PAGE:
In the summer of 1941, the Nazis established a ghetto in Radom. The decision was announced in March, whereas and in the first days of April the Jewish inhabitants were relocated to the ghetto by force.
The ghetto area had two separate parts: the so-called "big ghetto" was located near the Old Town and included the following streets (here by the their current names): Szwarlikowska, Esterki, Brudna, Żytnia, Limanowskiego, Zgodna, Plac Stare Miasto, Fredry, Przechodnia, Asnyka, Krakowska, Kanałowa, Anielewicza, Bóżnicza, Wałowa, Lekarska, Podwalna. Around 25 000 people were placed in this part of the ghetto.
The "little ghetto" was located in the Glinice district and included the following streets: Graniczna, Błotna, Wrześniowskiego, Kośna, Kwiatkowskiego, Blata, Pusta, Placowa, Konopnickiej, Niemcewicza, Inwalidów Wojennych, Złota, Kinowa, Prosta, Dąbrowskiego, Lubońskiego. In the beginning, around 8 000 Jews were placed in this part of the ghetto. On 7 April 1941, both locations were turned into closed ghettos; the inhabitants were not to leave under threat of death. In Radom, as opposed to Warsaw, the ghettos were not fenced but their borders were set by existing buildings. In addition, 13 gates, guarded by the Polish and Jewish police, were built in the "large ghetto". Refugees and emigrants from other cities were also relocated to Radom ghettos.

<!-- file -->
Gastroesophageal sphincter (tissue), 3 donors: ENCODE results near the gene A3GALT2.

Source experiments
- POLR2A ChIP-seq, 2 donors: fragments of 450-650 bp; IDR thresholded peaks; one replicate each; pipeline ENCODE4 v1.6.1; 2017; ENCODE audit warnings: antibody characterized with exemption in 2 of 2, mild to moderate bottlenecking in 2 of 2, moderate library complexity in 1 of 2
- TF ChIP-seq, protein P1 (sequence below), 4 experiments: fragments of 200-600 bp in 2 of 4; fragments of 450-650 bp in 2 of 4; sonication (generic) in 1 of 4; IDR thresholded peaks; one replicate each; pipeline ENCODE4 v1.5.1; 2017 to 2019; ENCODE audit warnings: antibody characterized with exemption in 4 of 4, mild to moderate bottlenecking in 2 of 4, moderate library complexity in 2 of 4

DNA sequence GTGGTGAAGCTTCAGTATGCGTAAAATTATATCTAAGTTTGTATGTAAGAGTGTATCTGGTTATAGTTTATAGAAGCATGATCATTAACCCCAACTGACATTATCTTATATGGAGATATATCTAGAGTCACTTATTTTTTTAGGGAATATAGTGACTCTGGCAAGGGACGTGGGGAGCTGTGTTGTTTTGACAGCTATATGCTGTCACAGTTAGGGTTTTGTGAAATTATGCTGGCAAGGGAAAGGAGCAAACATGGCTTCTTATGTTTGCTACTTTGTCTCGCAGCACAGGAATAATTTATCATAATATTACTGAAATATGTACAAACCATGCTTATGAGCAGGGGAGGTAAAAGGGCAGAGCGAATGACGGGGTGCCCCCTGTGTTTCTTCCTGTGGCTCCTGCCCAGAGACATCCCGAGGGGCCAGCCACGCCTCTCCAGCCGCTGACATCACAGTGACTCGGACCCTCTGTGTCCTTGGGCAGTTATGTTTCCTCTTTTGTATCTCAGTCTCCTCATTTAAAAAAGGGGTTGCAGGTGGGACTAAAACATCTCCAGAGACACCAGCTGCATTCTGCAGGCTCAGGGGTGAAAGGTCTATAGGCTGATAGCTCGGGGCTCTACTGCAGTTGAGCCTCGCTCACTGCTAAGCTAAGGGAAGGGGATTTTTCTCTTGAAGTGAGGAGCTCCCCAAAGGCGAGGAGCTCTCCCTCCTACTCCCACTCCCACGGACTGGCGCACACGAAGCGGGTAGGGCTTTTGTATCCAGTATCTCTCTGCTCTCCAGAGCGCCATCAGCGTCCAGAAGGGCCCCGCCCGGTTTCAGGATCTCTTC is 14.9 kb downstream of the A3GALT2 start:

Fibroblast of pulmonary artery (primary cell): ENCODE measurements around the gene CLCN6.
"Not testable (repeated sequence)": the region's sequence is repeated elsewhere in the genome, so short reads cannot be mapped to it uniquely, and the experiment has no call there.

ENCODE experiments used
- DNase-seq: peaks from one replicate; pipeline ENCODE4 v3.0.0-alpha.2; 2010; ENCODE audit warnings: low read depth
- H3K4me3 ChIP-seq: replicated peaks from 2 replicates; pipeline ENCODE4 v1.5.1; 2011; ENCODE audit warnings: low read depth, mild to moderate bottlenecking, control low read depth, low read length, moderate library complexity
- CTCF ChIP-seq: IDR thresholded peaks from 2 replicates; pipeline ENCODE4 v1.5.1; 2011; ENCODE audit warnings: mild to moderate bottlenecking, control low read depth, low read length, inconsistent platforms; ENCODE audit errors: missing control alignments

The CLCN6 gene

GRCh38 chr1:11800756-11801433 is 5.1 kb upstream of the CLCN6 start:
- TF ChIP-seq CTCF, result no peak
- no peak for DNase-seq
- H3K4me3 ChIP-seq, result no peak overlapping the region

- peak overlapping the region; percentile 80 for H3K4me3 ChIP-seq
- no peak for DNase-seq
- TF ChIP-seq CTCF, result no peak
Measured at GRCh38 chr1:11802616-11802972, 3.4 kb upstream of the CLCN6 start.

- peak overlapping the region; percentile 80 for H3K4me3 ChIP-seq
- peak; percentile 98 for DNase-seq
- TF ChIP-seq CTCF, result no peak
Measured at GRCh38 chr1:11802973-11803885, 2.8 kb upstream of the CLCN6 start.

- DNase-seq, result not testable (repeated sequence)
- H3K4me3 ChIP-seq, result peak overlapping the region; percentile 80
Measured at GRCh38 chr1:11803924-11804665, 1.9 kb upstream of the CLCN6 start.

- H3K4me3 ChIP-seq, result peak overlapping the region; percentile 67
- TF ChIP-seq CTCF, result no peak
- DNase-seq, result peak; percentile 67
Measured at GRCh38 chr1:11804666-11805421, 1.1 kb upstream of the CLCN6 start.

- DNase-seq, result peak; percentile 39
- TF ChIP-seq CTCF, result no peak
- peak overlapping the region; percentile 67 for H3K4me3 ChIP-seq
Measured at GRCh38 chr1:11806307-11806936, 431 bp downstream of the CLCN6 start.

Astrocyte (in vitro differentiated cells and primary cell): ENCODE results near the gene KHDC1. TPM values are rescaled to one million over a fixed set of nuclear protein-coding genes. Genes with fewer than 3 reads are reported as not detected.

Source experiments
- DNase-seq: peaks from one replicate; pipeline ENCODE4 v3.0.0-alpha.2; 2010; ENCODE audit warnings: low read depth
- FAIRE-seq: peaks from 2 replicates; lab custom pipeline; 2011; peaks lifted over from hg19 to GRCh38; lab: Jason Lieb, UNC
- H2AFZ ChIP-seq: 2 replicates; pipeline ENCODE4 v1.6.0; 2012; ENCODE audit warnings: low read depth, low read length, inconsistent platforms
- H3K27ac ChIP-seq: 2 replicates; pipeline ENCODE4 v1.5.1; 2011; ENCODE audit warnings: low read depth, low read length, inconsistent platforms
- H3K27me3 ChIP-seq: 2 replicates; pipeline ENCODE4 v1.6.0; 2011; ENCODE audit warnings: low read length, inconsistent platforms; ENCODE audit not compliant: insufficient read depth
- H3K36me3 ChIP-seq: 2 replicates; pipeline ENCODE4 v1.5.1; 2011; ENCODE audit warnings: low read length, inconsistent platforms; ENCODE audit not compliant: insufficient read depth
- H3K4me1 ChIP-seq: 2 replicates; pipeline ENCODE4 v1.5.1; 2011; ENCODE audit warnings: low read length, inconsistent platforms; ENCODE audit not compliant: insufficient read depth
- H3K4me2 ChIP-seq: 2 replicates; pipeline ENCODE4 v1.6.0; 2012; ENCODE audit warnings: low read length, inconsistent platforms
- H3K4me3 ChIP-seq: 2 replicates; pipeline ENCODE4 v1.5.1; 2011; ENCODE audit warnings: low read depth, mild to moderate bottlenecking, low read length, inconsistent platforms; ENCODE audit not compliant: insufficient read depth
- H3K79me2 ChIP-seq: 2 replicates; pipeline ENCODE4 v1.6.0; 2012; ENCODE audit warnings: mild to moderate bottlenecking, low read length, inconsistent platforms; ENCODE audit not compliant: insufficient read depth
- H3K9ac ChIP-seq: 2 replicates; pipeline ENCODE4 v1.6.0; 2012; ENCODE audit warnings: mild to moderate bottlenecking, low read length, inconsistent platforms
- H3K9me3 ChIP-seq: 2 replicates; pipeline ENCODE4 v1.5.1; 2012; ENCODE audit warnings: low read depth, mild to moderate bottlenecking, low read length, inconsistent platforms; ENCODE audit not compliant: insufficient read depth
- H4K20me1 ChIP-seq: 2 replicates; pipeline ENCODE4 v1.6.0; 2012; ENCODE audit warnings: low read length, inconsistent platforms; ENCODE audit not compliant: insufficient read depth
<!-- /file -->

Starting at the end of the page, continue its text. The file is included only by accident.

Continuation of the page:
Living conditions in the ghetto were harsh. Sometimes one room was occupied even by about 15 of people. The "little ghetto" was less crowded, but still more people preferred the "large ghetto," where a number of Jewish establishments and institutions, such as the "Judenrat," were located. The Jews were repressed in many ways, mostly through forced labor for the occupant. "Judenrat" had to provide around 1500 workers every day.
In February 1942 the Germans carried out the first of their many “operations." A group of leftist Jewish activists was arrested and sent to Auschwitz. Another such operation, called later "Bloody Wednesday," was carried out on 28 April 1942. The SS arrested the representatives of Jewish institutions, including members of "Judenrat," the Jewish police, activists of Bundu and other parties. They have been sent to KL Auschwitz as well.
Preparations to dissolve the Radom ghetto began in May 1942. The buildings of "Korona" factory had been emptied in order to store there all the belongings of Jews. At the same time "Judenrat" was ordered to deliver maps of the ghetto together with a list of Jewish real estates.